Sounds like the members of Weezer are laughing off those of you who’ve been laughing at them over the past year. And they, too, thought the “Saturday Night Live” skit about their band was funny.
“A lot of it sounded like it came straight off our message boards,” bassist Scott Shriner said of the “SNL” bit.
In the December skit, guest-host Matt Damon played a “ride-or-die” Weezer superfan who goes off on fellow dinner party guest Leslie Jones for bashing the group’s hit cover of Toto’s “Africa.” Jones’ character, in turn, dismisses everything the group has released since the “two perfect albums” that started its career, 1994’s “Blue Album” and 1996’s “Pinkerton,” the former spawning the hits “Buddy Holly” and “Say It Ain’t So,” and the latter going on to be a cult-loved classic.
So it has gone in most conversations and social media exchanges about Weezer since the band’s remake of “Africa” started climbing the charts and piping out of dentist office speakers last summer.
Those disparate reactions and dueling fan bases will sit together under one roof again Saturday, when the Los Angeles rockers return to Xcel Energy Center on tour with one of the pioneering alt-rock groups that influenced them, the Pixies. (Shriner rightfully raved that the Boston legends are “consistently playing better than ever.”)
Calling from L.A. earlier this month — just a few days after the release of his band’s new, all-original “Black Album” — the bassist downplayed whatever significance “Africa” and the hoopla surrounding it might play in audience terms on Weezer’s latest arena tour.
“I don’t think many people who only know us from ‘Africa’ are buying tickets,” Shriner said. “And I don’t think a lot of the fans who’ve been with us a long time care about that one song.
“About the only effect [‘Africa’] has had on our touring has been getting us more offers to play festivals. It’s a summer-festival, broader-appeal kind of song.”
However, Shriner was quick to insist that the mass appeal of their version of the 1982 hit was “completely unforeseen.”
“Honestly, when we were recording it, I didn’t even know if the song was ever going to be formally released,” he said. “It was just kind of a fun dare we took from a fan to record a Toto song. And we didn’t even do the right Toto song at first.”
He was referring to a 14-year-old fan from Cleveland named Mary, who launched the Twitter account @WeezerAfrica with the sole goal of getting the band to cover the megahit. Weezer’s initial witty response to the nutty fan was to instead issue a cover of Toto’s other breezy early-’80s hit, “Rosanna,” but they soon complied and released “Africa” digitally last May.
A billion streams and one “Weird” Al Yankovic-starring music video later, the cover song became Weezer’s biggest hit since 2005’s “Beverly Hills.” With success came backlash, though, which Shriner said only added to the band’s lightheartedness about the tune.
“There’s just no way, under any circumstances, that anyone could’ve ever foreseen Weezer covering a 1982 song by Toto would’ve ever been a hit,” Shriner said.
He similarly laughed off the notion that the band’s “Teal Album” — a whole record’s worth of cover songs — was also some kind of quick, opportunistic money grab.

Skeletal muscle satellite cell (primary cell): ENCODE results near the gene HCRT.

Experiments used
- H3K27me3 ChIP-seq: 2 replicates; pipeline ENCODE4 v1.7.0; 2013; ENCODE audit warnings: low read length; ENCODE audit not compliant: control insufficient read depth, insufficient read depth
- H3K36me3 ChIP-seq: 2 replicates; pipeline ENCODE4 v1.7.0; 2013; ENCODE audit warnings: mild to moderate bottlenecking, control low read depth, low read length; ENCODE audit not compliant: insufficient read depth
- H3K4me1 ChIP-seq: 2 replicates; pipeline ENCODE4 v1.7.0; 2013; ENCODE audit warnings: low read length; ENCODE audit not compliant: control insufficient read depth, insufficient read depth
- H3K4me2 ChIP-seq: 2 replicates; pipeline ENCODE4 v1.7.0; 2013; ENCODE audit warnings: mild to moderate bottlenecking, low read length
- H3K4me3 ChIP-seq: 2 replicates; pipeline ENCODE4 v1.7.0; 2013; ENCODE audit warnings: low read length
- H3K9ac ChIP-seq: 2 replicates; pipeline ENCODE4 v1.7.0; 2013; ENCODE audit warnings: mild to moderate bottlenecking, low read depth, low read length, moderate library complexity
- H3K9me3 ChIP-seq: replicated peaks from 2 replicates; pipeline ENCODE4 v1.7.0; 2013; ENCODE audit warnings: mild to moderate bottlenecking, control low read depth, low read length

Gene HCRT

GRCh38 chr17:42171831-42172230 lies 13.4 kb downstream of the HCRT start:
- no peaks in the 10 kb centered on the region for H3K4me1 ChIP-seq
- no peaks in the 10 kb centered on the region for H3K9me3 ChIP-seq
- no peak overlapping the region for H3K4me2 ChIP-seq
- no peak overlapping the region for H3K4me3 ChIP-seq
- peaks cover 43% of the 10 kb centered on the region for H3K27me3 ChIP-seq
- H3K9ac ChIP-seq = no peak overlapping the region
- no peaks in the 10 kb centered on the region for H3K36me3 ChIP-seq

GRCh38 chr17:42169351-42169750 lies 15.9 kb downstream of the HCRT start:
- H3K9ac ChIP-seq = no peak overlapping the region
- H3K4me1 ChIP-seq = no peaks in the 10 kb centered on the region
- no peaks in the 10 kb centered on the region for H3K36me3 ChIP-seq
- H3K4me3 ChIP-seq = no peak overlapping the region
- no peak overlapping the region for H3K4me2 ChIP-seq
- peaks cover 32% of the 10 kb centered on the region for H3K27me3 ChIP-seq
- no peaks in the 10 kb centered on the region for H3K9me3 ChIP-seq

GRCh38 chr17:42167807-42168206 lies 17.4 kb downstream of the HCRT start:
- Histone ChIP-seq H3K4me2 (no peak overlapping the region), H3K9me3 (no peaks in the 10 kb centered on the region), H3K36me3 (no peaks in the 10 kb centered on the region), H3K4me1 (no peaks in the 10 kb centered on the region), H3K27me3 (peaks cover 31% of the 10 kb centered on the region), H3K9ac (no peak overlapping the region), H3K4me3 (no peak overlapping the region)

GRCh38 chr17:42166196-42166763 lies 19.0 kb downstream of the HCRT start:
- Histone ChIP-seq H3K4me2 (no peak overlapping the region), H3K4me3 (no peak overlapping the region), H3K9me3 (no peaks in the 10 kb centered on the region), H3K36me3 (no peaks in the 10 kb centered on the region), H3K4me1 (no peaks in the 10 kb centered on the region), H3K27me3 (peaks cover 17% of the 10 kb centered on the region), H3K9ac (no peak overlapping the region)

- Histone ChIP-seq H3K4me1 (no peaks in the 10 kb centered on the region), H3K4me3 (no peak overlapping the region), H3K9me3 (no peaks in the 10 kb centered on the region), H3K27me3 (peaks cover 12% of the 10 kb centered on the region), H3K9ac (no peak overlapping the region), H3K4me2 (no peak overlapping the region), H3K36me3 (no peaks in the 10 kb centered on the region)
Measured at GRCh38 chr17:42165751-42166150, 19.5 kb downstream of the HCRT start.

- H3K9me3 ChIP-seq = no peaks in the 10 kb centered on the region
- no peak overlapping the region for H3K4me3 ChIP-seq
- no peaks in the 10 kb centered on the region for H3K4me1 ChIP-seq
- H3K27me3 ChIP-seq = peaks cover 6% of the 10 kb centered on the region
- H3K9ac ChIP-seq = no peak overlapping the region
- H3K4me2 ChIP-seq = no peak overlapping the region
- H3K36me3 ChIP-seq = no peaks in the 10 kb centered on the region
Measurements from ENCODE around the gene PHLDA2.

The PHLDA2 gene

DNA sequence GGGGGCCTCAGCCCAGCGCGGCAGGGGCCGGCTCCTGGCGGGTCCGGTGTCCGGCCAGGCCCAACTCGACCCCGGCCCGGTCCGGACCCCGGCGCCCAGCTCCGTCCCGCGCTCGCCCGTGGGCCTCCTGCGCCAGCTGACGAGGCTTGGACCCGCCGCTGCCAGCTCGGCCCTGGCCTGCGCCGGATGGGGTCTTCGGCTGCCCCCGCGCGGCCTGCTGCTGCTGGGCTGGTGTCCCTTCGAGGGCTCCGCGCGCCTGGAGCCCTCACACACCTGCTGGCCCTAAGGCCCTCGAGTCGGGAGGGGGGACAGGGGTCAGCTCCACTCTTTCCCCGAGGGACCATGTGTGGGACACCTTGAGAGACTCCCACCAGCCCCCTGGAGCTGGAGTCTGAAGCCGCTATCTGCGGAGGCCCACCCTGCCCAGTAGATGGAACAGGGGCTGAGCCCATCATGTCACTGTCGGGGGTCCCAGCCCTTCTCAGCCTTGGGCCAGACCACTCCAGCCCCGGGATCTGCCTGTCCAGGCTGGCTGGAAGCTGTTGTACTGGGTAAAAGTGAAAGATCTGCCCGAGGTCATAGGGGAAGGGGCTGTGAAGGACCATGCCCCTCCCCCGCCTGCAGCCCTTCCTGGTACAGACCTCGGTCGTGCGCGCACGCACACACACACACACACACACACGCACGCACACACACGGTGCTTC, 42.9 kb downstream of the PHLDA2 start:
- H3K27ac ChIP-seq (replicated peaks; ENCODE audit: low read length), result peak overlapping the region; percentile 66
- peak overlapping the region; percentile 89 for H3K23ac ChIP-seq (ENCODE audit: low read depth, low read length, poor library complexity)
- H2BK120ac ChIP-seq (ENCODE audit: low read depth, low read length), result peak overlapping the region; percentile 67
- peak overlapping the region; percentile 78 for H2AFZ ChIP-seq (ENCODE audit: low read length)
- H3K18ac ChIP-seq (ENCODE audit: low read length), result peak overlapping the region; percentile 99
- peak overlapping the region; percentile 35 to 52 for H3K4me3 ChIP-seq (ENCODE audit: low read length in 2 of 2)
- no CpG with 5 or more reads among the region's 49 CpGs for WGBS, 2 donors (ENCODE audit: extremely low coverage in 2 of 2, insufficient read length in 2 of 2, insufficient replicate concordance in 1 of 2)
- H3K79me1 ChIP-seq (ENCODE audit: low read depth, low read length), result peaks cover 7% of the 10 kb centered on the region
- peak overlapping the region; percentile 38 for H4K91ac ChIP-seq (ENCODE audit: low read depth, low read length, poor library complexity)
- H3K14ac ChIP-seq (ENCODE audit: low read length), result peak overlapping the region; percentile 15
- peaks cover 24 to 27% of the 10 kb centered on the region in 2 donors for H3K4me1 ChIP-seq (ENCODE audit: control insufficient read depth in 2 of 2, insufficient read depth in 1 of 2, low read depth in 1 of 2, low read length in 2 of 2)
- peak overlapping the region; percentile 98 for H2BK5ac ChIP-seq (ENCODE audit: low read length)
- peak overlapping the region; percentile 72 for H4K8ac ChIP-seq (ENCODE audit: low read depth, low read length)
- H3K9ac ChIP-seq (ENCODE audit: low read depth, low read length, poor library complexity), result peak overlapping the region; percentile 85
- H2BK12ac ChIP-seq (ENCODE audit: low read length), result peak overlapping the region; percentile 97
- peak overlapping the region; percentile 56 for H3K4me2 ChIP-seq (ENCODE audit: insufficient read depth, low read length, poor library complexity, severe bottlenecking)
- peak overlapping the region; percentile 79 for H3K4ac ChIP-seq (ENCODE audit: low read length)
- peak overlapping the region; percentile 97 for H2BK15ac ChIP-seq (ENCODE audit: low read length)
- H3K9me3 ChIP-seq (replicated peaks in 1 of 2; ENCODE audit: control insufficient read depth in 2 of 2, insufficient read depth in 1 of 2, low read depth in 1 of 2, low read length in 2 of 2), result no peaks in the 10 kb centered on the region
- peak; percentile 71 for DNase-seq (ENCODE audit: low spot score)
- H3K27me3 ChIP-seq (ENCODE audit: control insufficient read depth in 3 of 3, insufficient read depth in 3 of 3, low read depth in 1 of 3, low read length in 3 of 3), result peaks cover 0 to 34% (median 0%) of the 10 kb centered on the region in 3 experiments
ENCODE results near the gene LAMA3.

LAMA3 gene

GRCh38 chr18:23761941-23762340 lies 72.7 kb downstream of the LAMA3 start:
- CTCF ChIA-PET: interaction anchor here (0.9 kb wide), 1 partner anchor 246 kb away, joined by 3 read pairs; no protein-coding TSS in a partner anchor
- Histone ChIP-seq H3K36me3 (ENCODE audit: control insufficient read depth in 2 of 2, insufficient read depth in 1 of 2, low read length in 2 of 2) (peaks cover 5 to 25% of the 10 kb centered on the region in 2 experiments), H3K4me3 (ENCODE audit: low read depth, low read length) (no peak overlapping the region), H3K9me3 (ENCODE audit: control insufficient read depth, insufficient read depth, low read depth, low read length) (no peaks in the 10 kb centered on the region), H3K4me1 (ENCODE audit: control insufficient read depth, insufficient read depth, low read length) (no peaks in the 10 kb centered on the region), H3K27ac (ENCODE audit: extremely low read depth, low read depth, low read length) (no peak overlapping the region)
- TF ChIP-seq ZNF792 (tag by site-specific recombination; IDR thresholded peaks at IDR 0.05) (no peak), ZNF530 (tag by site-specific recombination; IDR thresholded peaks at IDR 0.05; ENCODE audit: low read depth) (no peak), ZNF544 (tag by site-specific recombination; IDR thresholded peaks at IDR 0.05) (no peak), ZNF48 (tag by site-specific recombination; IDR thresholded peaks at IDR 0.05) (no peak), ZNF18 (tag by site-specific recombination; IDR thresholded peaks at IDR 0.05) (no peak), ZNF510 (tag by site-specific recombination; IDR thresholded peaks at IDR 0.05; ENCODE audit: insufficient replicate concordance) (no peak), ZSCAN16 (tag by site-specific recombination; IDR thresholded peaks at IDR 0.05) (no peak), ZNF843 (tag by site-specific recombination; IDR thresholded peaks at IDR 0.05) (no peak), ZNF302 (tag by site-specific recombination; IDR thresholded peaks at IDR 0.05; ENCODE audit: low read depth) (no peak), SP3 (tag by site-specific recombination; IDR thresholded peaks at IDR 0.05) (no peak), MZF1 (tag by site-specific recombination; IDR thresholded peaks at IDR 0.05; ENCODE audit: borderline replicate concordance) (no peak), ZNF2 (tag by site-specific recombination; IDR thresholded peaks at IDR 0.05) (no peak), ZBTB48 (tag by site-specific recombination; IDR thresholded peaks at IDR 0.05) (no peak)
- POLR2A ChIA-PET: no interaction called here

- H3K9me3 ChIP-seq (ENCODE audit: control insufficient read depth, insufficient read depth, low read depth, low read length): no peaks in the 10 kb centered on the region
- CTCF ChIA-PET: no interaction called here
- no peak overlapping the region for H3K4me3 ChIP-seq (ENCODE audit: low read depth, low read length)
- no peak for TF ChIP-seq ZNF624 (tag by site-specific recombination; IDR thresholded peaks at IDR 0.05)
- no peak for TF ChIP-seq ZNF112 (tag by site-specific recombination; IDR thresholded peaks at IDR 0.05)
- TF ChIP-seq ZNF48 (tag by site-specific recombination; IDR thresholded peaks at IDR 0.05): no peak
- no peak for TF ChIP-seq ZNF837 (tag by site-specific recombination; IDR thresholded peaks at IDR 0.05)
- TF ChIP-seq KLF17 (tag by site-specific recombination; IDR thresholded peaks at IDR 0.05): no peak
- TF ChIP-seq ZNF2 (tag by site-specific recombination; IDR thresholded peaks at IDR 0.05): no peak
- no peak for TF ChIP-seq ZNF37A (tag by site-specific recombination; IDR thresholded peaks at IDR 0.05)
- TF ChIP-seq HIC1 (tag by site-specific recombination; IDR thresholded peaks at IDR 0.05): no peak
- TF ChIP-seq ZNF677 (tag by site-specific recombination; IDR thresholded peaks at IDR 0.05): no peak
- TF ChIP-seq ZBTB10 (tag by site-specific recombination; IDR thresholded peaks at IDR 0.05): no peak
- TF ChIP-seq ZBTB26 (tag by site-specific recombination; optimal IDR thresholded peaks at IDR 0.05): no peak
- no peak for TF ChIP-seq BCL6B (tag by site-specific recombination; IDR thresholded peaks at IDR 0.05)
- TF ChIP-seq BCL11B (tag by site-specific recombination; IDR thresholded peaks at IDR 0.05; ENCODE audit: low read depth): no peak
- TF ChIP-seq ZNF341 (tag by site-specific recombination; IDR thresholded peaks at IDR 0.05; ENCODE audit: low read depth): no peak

“Why? To maybe sell a couple hundred thousand albums?” Shriner retorted, poking fun at how little money is made off albums nowadays.
“We did it more as a ‘Weezer can do whatever the [bleep] it wants’ kind of thing. We did it for fun.”
From ‘Teal’ to ‘Black’
Issued in January, the “Teal” collection includes versions of everything from Black Sabbath’s “Paranoid” to TLC’s “No Scrubs,” plus other ’80s synth-pop hits in the mold of Toto such as A-ha’s “Take on Me,” Tears for Fears’ “Everybody Wants to Rule the World” and the Eurythmics’ “Sweet Dreams (Are Made of This).”
“The more surprising songs like ‘No Scrubs’ and ‘Sweet Dreams’ were more Rivers’ idea,” the bassist said, referring to Weezer frontman Rivers Cuomo. “And the rest of us pushed the songs that are kind of more in our zone and harmonious, like ‘Take on Me.’
“These are all songs we grew up with,” Shriner said. “When you’re in a band like Weezer where you actually enjoy playing music together, those kind of amazing songs can be extra-fun to do. We didn’t spend much time sitting around wondering if it would bring us more notoriety.”
And anyway, Weezer already had a new album of original songs mostly in the can when it started up the covers collection.
Led by the rap-rocky single “Can’t Knock the Hustle” and laden with other electronic, nightclub-ready elements, the “Black Album” is one of the more experimental records in Weezer’s canon. It was produced with TV on the Radio’s Dave Sitek, who also steered records for the Yeah Yeah Yeahs and Santigold. Cuomo also wrote most of the “Black” tracks on piano instead of guitar, which Shriner credits as one reason it sounds like “a different kind of Weezer record.”
“A lot of the songs are in different keys from most of our other songs, and there’s some messing around musically,” he said, also crediting producer Sitek for some of those sonic variations. “He’s just super laid-back about trying new things, and when you go to his place he has all these weird synthesizers and drum machines to tinker on.”
After making the “Black Album,” though, Cuomo has apparently gone back to writing songs on guitar with a vengeance. Word on the aforementioned message boards is the band is nearly finished with what could be its third album of 2019, tentatively titled “Van Weezer” and purportedly their hardest-rocking album to date.
“As much as anything is ever certain in the Weezer world, I believe it’s going to happen,” Shriner said of “Van Weezer,” letting out a laugh that seemed to echo his prior statement: It’s Weezer, and they can do whatever the [bleep] they want.